Our time in Tulum was short but ample as we were headed to Xel-Ha for the day. Xel-Ha is truly representative of all for which Cancun and Playa Del Carmen have come to be known. What might not be so well known is the high number of adventures one can have in such a small geographical area and within mere minutes of each other while at Xel-Ha. While here (as in all of the Experiencias Xcaret parks) we took advantage of the many photo opp stations to record the memories we were having. Using these stations was simple. Stand in the marked area for a photo. Scan one of your party’s bracelets (all receive a bracelet upon entry into every park). Then, look to the camera and smile. Photos are captured and awaiting your approval for purchase (collected on a flash drive) at the end of the day as you leave the park. This perk often kept us from needing to worry about our cameras throughout the trip. While at Xel-Ha, we wasted no time in trying the Zip-Bike through the canopies of the park, in floating the Mayan river through the archway of Mangrove trees, in exploring the caves and caverns of the area, and in snorkeling in the crystal clear, river-fed waters as we emptied out into the open bay.
Xel-Ha is for romantic couple time, frivolous family fun and certainly for large groups of thrill seekers, sand loungers and sun soakers. Buffet options here were exceptional as well. I particularly enjoyed the array of fresh local “jugos” (juices) like mango, lime, and coconut while we feasted on local and U.S. staples. We ended our day at Xel-Ha relaxing in hammocks with one foot planted in the sand for propelling while staring up at billowy cotton-like clouds, coconut palms and azure skies. What a way to end our trip! We’ll readily return to this region, but definitely not without paying homage to Xel-Ha.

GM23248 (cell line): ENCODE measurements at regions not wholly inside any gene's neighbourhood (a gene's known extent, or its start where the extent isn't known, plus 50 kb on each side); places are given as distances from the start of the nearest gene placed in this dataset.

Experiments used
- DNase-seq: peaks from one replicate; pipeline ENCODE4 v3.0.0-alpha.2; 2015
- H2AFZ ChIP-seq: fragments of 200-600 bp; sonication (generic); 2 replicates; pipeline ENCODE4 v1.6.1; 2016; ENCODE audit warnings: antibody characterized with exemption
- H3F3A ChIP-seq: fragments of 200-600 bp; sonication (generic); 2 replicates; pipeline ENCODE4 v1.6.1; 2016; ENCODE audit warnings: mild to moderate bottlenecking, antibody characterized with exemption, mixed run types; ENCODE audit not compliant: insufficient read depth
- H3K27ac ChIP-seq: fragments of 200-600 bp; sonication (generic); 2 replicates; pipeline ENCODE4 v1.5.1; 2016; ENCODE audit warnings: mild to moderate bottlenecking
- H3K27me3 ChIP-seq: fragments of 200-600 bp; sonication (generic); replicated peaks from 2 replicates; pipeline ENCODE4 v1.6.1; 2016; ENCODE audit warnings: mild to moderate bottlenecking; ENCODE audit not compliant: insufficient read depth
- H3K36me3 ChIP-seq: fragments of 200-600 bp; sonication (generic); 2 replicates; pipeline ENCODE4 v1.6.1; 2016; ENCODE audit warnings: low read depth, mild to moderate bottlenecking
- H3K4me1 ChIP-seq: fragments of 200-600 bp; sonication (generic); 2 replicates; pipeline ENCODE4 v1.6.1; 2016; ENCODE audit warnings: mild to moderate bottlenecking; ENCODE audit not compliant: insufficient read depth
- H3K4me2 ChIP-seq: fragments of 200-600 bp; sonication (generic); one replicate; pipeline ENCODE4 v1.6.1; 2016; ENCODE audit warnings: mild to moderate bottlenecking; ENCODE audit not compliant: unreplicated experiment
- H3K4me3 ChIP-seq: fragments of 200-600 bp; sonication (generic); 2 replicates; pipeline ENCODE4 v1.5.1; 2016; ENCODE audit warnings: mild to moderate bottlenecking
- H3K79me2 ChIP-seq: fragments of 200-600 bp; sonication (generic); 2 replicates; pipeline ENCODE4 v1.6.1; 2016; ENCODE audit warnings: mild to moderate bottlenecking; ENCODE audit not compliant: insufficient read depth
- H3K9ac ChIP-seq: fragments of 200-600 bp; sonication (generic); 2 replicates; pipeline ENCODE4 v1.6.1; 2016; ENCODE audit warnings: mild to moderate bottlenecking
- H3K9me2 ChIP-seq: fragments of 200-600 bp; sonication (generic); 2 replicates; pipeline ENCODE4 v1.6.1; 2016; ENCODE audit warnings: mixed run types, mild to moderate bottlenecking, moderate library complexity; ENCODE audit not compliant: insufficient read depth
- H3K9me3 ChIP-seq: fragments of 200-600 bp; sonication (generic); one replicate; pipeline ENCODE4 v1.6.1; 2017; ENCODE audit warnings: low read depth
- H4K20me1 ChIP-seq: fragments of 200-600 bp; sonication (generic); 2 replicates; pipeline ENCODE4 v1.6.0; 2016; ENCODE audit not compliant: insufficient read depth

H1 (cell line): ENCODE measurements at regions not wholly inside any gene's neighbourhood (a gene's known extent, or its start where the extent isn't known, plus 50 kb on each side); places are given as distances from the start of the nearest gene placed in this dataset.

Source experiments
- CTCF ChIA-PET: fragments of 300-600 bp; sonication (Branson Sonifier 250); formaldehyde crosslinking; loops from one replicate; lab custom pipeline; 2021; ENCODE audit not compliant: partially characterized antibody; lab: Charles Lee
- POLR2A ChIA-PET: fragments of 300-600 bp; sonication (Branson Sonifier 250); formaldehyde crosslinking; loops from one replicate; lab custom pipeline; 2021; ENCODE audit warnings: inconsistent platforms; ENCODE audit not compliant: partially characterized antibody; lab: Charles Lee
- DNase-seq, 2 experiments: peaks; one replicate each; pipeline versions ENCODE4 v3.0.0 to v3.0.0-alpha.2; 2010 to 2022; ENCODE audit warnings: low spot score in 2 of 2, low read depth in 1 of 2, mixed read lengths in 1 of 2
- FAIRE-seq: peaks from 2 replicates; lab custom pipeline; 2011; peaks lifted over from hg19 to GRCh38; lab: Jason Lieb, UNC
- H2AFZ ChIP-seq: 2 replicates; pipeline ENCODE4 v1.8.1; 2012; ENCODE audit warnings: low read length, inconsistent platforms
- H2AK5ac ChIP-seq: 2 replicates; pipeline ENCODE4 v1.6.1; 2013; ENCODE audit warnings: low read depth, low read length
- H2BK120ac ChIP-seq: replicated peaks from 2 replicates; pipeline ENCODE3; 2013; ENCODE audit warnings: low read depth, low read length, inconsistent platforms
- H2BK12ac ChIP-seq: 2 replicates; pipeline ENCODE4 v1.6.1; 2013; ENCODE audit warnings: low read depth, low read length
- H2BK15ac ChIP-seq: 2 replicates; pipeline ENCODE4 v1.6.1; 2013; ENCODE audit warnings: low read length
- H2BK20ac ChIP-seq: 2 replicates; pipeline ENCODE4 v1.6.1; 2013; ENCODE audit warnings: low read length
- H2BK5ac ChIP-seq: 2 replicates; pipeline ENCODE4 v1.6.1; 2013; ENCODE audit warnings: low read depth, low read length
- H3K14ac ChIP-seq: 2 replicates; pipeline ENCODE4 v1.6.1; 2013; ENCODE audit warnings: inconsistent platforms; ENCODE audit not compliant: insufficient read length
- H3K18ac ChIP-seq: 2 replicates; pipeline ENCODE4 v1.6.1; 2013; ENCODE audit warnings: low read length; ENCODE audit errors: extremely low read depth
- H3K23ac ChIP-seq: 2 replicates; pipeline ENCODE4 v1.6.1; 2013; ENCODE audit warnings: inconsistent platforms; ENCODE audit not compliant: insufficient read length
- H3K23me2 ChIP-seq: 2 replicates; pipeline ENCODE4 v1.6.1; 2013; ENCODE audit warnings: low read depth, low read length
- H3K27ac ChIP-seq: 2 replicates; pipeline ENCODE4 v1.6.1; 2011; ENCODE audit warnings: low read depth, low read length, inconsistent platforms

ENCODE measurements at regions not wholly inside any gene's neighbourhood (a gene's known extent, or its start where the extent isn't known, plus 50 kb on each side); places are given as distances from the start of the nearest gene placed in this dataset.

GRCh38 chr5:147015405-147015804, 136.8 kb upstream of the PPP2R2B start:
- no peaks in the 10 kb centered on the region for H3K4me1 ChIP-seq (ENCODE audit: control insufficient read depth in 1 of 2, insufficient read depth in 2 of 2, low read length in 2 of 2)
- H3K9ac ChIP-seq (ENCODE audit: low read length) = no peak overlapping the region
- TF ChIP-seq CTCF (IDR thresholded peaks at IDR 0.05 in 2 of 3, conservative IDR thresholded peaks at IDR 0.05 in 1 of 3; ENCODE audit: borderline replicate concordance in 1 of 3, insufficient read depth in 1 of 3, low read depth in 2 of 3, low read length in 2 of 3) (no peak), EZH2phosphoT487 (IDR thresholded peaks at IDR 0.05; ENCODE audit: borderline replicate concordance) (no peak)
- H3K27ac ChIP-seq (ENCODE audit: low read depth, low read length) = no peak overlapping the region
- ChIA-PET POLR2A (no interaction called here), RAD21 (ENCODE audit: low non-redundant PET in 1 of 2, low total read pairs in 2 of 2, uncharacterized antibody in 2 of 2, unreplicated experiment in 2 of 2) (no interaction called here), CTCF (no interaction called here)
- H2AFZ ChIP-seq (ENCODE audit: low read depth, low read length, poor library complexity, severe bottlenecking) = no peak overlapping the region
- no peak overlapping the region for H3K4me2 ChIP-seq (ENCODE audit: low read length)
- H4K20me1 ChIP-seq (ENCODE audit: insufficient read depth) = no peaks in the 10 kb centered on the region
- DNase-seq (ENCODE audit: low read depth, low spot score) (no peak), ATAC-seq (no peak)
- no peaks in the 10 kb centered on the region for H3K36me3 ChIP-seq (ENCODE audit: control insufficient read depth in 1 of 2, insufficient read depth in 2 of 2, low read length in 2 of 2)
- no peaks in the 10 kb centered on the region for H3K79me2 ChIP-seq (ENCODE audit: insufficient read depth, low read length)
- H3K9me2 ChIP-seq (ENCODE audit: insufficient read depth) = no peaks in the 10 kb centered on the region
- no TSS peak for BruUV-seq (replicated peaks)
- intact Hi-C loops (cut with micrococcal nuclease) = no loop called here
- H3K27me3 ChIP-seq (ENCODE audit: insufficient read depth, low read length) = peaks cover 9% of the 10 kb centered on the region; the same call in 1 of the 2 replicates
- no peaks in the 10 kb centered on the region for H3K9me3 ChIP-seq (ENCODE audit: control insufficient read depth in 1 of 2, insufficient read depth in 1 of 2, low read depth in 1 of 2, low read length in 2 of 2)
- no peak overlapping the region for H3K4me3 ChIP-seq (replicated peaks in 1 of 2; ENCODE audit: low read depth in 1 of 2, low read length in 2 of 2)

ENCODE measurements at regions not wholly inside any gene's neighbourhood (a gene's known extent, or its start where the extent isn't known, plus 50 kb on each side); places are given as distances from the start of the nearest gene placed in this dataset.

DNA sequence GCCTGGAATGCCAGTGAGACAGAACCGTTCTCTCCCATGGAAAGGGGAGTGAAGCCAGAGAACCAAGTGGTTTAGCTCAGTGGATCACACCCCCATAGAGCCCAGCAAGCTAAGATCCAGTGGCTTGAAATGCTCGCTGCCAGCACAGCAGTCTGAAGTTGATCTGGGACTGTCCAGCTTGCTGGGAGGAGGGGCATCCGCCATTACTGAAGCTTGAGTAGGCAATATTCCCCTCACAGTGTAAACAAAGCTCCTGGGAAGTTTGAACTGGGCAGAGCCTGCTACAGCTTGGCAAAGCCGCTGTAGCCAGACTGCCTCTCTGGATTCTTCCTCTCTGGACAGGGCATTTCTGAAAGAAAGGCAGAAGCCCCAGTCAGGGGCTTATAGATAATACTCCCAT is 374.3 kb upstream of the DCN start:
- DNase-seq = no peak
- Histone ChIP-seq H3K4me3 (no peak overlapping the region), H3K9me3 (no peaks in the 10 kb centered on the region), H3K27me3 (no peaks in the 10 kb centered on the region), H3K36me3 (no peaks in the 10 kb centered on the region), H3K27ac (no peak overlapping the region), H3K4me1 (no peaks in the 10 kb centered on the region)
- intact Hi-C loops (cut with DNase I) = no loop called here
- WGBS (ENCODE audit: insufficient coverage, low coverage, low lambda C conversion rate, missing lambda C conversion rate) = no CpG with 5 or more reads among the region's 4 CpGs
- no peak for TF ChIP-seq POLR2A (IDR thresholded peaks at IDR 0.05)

Our week closed much like it began. Yes, as reported, ten inches of snow awaited us at home. There’d be no September weather in December in Salt Lake City. Cold may have returned to our bodies and we may have been torn from our Yucatan haven. Yet, what’s ten inches of snow when the Yucatan, Quintana Roo and the Mexican Caribbean, with the sun and fun of Experiencias Xcaret still burns bright in our memories? Famed singer James Taylor might have put it best in his hit “Mexico” when he said, “The sun’s so hot I forgot to go home, guess I’ll have to go now.”